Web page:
I was in Tv mode… a

      ps: I rarely ever “lock” exposure. But I am often in Manual mode which gives the same result. But was not the case here.

  • avatar David Peake

    Hi Artie,
    The pano is my pick. I found this half image of the original more appealing because it’s more simple. Eliminating the sky and just going with its reflection on the sand gets the image down to just one thing. With the original image I ended up going back and forth, up and down between the sky and reflection.In the end I found the sky draws me more because it’s brighter and I was ignoring the reflection.

    On the exposure question, after a careful reread of all the info and descriptions, I am left with two possibilities. It’s uncharacteristic for said famous bird photographer to get his exposure wrong. Was he tired, distracted? Did he forget to check histogram? In nearly two years reading the blog you have only rarely talked about under exposures. You had room to increase exposure by increasing the aperture by 5 clicks from f13 to f7.1. Did you stop down for more depth of field? Maybe! And perhaps forgot to compensate with a slower shutter speed or by increasing the ISO.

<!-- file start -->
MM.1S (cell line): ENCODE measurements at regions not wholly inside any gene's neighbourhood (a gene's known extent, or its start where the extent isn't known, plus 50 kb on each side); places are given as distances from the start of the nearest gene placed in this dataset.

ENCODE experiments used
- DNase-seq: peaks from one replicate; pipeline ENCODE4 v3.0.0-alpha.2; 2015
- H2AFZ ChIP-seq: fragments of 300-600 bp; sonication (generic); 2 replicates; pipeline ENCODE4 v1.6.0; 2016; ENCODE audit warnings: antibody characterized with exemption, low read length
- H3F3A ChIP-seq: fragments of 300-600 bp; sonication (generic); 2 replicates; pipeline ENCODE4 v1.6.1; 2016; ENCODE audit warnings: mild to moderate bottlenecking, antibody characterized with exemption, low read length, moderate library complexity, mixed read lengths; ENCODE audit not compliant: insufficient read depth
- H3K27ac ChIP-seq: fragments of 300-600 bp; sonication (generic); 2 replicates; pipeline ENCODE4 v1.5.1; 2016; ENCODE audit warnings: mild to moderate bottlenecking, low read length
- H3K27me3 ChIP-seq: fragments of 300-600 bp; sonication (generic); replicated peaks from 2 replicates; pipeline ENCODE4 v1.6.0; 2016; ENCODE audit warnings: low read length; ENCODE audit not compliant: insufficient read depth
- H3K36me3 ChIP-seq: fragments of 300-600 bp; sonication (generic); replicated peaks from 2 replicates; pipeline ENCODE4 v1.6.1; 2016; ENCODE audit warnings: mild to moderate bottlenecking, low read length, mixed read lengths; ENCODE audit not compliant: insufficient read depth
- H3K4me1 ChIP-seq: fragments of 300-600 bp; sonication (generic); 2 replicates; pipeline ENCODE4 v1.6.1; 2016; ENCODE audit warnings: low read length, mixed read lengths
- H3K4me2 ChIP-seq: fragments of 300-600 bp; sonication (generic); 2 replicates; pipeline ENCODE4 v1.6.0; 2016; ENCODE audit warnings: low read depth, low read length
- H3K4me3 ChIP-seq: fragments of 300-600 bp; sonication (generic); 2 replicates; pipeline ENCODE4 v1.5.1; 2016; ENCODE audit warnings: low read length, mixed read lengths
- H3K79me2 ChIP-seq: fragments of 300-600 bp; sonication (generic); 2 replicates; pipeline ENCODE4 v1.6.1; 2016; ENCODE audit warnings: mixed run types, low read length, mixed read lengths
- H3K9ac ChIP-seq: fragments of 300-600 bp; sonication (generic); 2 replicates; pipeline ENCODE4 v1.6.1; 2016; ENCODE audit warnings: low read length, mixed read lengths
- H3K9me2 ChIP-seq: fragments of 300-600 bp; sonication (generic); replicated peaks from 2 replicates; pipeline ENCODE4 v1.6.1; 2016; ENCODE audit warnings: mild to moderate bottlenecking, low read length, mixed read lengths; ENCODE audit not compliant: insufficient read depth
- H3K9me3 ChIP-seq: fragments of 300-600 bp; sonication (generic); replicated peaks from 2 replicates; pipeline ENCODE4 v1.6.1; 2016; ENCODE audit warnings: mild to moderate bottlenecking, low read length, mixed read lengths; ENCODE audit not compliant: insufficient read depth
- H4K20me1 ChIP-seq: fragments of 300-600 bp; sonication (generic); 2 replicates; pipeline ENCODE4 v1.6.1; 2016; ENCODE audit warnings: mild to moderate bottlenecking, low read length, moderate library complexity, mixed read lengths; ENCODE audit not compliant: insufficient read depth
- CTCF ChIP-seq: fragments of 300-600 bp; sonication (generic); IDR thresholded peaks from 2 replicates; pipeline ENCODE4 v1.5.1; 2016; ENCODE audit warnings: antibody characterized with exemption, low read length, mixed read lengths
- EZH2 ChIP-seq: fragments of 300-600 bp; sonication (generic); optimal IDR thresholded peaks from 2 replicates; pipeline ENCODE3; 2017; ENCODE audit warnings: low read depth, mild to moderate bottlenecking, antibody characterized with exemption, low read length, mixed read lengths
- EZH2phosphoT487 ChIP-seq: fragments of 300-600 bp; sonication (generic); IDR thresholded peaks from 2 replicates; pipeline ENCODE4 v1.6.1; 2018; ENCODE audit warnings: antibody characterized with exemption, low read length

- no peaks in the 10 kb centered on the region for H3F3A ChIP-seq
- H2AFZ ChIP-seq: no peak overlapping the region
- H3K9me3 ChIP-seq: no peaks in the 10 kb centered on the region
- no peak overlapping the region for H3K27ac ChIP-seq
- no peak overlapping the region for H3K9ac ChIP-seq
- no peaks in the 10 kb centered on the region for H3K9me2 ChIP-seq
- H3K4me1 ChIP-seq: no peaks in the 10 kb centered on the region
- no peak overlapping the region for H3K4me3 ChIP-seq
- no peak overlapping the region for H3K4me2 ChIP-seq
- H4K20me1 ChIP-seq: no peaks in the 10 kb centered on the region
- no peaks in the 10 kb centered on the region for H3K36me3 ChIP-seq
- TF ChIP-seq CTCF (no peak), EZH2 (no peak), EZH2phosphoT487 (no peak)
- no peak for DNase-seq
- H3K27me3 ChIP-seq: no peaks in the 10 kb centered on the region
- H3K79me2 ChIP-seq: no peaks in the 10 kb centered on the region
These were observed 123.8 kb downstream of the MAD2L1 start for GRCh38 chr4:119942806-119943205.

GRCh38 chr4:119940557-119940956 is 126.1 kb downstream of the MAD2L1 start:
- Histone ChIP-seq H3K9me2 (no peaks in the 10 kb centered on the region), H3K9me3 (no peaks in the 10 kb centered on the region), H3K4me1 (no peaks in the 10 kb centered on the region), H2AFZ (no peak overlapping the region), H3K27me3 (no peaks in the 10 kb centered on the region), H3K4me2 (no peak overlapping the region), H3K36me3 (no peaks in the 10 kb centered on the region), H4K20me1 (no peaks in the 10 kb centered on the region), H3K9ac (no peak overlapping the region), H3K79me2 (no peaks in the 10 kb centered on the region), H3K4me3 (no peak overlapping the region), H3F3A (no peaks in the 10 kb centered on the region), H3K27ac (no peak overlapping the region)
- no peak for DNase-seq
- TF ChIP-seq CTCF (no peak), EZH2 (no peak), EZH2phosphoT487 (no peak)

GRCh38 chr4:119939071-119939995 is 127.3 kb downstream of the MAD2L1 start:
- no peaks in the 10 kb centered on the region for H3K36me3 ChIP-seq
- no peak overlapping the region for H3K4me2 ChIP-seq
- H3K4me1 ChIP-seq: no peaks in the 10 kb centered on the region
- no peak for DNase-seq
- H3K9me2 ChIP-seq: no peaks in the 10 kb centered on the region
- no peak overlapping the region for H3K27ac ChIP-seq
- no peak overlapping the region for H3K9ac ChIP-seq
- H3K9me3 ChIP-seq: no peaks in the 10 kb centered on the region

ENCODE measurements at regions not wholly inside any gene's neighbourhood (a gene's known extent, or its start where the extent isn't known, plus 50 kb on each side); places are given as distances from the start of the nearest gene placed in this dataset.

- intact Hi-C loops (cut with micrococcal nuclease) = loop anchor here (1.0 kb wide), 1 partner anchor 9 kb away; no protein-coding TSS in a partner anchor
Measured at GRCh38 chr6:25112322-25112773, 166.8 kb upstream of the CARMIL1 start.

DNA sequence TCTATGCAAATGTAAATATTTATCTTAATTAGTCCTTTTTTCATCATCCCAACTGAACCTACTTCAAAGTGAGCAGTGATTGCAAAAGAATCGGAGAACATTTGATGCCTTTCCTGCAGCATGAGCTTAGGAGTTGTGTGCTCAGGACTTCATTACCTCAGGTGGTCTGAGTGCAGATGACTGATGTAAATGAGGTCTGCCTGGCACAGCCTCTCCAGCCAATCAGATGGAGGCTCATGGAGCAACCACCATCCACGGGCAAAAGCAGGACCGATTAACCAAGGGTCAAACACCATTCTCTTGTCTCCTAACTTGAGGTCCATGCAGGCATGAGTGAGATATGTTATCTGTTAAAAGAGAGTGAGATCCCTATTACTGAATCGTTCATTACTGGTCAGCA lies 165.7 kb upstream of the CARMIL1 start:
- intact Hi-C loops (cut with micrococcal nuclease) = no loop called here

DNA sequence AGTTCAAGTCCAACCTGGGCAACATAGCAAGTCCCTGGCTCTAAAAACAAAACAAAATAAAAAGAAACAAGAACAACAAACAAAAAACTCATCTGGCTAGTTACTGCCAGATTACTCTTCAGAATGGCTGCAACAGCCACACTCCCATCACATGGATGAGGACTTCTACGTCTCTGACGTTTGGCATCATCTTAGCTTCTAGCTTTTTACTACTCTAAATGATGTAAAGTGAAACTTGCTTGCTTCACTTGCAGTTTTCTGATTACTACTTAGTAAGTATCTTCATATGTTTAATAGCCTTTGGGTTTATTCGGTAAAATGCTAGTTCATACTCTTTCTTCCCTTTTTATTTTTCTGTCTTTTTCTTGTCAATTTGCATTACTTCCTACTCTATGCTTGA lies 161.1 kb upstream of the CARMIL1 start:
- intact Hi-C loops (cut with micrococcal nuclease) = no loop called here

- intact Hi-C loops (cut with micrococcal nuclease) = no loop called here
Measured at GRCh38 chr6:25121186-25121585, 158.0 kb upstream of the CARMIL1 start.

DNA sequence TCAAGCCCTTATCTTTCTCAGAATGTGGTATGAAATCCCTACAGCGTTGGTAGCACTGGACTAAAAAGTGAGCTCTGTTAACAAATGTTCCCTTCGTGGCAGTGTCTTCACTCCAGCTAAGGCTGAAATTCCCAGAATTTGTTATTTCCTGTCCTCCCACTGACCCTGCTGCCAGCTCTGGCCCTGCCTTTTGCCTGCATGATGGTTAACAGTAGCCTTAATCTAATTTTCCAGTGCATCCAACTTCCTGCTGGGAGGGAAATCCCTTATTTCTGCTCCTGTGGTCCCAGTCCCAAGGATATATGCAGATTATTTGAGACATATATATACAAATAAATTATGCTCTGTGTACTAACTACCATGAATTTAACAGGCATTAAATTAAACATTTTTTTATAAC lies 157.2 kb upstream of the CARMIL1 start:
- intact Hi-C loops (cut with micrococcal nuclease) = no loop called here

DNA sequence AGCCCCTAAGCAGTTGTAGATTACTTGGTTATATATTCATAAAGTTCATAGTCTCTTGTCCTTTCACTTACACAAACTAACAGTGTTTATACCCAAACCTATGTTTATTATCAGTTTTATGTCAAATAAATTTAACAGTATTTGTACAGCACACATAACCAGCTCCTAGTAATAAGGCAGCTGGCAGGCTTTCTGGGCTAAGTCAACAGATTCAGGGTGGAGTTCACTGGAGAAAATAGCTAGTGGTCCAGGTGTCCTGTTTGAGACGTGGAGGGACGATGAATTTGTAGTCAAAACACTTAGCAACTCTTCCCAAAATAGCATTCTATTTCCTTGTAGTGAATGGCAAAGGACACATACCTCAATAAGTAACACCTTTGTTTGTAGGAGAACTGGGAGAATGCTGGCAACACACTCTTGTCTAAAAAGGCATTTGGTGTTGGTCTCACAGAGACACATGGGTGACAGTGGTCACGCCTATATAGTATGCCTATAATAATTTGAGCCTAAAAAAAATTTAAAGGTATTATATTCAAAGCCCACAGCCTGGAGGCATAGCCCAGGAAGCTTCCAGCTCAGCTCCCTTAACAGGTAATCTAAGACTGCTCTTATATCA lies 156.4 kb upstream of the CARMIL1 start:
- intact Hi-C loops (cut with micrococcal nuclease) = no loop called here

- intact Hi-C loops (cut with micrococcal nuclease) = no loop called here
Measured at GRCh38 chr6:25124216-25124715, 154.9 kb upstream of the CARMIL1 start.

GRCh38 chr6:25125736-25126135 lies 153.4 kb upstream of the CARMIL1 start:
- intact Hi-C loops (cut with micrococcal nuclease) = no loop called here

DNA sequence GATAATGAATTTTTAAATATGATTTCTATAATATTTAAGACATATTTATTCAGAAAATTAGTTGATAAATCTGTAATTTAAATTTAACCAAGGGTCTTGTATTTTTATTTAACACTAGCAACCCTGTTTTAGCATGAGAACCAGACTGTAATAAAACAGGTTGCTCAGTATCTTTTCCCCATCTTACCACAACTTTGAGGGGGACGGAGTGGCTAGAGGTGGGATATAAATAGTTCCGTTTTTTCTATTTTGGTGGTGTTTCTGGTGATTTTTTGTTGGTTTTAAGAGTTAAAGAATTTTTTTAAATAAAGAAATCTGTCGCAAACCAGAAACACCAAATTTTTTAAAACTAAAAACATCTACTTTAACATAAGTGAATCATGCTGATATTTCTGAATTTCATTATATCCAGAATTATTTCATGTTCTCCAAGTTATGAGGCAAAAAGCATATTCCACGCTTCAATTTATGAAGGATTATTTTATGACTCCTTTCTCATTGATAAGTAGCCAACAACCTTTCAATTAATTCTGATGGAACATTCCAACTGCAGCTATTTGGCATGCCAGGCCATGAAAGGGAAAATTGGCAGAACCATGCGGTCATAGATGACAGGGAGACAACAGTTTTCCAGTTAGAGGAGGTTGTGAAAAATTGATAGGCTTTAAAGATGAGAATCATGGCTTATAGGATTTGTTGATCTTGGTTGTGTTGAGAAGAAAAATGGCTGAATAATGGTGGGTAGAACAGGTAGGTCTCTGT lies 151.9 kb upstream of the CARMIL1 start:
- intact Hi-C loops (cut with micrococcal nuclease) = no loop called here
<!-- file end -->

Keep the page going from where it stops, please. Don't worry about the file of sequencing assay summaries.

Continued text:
As a HDR source image for a pan blur at least one of these will expose for the highlights, leaving the shadows well under. I believe you looked at this image in post and liked it so decided to blog it and ask the question to see who’s awake. So, it’s not an error, but one of an HDR sequence.

    BTW you might want to fix up the image data. You have listed two lenses. I am assuming you used the 70-200 and not the 500/4.

    You’re the best, Regards, David Peake.

    • avatar David Peake

      Yep it’s Sunday morning here and my early morning Cupar did the trick nicely. 😀

      • avatar Arthur Morris/BIRDS AS ART

        What is Cupar? I fixed up the lens mess; try as I might, even I can only use one lens at a time.

        As far as the “baad” exposure, what is your final answer?


        • avatar David Peake

          Typo alert, cuppa , colloquial…..short for cup of tea, my wake up brew.:-)